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All reviewsbeautiful churchwhite marblefondamente novebaroque interiorspectacular experiencestone workworth a quick visitquiet neighborhoodthe venice free walking tourmain altarevery corneropen to the publicside streetentrance feeinteresting historyoff the beaten trackwater bus
From the outside the church is already impressive. From the inside it's even better than you would expect. Really a tressure! The only thing is that the church is open for a few hours a day, two hours in the morning and two in the...More
Many of the Venice churches can be dark with poor lighting, but not Gesuiti. The light, airy feel of the church set a relaxing mood. Photos were also allowed. In particular the marble interiors and ceiling frescoes made Gesuiti unique. This is a top church...More
Looking at its plain exterior, one would never even begin to imagine the beauty inside this magnificent church. From art treasures-a Titian & a Tintoretto no less-to fabulous marbles, sculptures, exquisite statuary, the spiral pillars holding up the marble canopy over the main altar, this...More
Church in the northern part of Venice is very interesting architecture from outside and vivid Baroque interior. No description can be exact for this stone masterpiece. It is not all. Left from the entrance is altar with a huge painting. It is one of the...More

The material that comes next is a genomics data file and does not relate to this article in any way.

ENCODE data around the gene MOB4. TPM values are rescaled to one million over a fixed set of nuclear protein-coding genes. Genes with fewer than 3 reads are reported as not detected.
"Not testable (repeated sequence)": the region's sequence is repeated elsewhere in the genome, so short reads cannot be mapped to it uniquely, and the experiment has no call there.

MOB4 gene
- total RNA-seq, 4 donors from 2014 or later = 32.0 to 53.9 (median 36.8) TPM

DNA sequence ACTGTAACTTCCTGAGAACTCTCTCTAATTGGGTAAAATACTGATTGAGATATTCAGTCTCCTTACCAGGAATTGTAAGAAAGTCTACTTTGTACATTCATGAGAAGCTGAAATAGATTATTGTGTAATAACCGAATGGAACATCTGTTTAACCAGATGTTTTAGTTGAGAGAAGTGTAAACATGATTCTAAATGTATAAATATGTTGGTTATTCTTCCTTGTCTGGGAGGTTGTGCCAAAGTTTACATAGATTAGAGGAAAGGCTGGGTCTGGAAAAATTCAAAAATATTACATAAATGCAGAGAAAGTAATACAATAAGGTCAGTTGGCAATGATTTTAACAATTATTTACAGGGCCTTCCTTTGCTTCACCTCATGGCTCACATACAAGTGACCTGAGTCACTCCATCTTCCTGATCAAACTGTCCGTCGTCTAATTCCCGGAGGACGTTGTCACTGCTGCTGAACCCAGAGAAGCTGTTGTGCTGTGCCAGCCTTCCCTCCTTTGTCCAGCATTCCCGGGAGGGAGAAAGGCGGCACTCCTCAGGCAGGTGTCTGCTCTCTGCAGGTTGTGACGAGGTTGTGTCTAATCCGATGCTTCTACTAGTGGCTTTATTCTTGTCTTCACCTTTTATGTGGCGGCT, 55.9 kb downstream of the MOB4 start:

Such a beautiful place. Even better when there is a service is going on. They are happy for you to be there. Just be respectful. Also staff were really amazing and helpful. Even directing me to their toilet, which can be hard to find in...More
While the imposing size of this church looms over the Campo de Gesuiti, the rather inornate exterior belies the splendour that is the inside of this magnificent church. Definitely worth the 1 euro entrance fee. A very worthwhile stop on the walk to or from...More
Cannaregio is the second largest sestiere (district) with its busy Santa Lucia train station. Many transplanted Venetians commute from the outlying areas, “terra firma” to the locals, which is shorthand for any place that is not Venice. Two Grand Canal bridges serve Cannaregio, the newest (Constitution, 2008) still a local hotbed of controversy. Ponte degli Scalzi is a busy link to the train station. Nearby
shops on the Lista di Spagna offer specialties like pastries and coffee that lure Venetians with a down-to-earth attitude. The Ghetto, where the Jewish population was segregated in Cannaregio, has five historic synagogues with an active Jewish community. The Fondamente Nove bustles with foot traffic to the Rialto and San Marco while vaporettos (water taxis) head to Murano and other islands. Side streets lead into quiet picturesque neighbourhoods and palaces like Ca' d'Oro rise directly out of the water.